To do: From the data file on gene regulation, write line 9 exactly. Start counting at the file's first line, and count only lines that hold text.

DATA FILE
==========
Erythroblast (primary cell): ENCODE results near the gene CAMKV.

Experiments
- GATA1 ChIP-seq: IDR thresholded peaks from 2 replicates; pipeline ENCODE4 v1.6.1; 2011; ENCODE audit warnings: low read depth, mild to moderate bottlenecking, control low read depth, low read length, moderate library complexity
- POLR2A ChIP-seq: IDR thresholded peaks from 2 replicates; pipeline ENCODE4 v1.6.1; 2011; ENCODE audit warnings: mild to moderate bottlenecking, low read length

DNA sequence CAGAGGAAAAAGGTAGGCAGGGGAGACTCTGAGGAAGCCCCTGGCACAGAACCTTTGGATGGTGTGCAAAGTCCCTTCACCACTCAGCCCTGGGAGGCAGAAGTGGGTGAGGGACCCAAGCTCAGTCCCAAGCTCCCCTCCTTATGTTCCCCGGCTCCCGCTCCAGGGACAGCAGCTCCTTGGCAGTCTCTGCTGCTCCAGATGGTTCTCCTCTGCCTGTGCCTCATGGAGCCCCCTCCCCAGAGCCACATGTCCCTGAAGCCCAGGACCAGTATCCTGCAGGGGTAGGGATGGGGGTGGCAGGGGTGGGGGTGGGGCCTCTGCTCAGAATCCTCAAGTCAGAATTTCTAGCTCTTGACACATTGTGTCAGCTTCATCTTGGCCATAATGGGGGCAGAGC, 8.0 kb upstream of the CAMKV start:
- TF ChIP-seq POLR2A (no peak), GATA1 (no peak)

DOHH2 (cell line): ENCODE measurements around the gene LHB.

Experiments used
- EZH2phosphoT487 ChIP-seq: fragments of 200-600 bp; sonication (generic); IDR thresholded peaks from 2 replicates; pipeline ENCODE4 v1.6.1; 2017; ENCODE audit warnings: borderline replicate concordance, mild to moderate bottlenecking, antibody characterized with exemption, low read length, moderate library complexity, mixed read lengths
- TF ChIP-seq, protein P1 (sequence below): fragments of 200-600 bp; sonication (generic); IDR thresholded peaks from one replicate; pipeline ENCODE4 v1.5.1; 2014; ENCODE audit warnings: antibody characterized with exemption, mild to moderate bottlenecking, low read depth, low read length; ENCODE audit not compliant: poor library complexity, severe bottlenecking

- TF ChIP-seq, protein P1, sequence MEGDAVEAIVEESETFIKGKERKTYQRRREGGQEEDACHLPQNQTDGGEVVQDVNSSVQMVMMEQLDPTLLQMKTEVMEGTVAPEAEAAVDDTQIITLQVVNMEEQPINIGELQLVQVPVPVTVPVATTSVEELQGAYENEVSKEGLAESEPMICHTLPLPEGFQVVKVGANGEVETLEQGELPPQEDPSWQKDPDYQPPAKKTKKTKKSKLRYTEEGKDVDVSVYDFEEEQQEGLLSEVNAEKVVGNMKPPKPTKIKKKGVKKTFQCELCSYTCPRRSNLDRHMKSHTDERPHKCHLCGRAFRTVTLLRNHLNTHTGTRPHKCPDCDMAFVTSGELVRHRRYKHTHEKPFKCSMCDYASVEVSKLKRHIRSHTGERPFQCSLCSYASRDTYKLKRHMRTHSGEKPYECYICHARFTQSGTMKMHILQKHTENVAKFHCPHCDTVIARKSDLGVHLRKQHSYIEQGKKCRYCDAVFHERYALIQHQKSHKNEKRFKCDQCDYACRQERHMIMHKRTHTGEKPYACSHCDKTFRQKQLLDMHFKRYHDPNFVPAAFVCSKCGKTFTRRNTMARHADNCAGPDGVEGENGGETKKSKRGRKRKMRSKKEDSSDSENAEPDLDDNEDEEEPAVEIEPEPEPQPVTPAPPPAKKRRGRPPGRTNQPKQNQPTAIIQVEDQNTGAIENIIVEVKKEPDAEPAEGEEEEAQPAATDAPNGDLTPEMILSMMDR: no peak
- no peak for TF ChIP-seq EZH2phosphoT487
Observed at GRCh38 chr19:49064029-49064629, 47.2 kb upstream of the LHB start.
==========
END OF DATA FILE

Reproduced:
- EZH2phosphoT487 ChIP-seq: fragments of 200-600 bp; sonication (generic); IDR thresholded peaks from 2 replicates; pipeline ENCODE4 v1.6.1; 2017; ENCODE audit warnings: borderline replicate concordance, mild to moderate bottlenecking, antibody characterized with exemption, low read length, moderate library complexity, mixed read lengths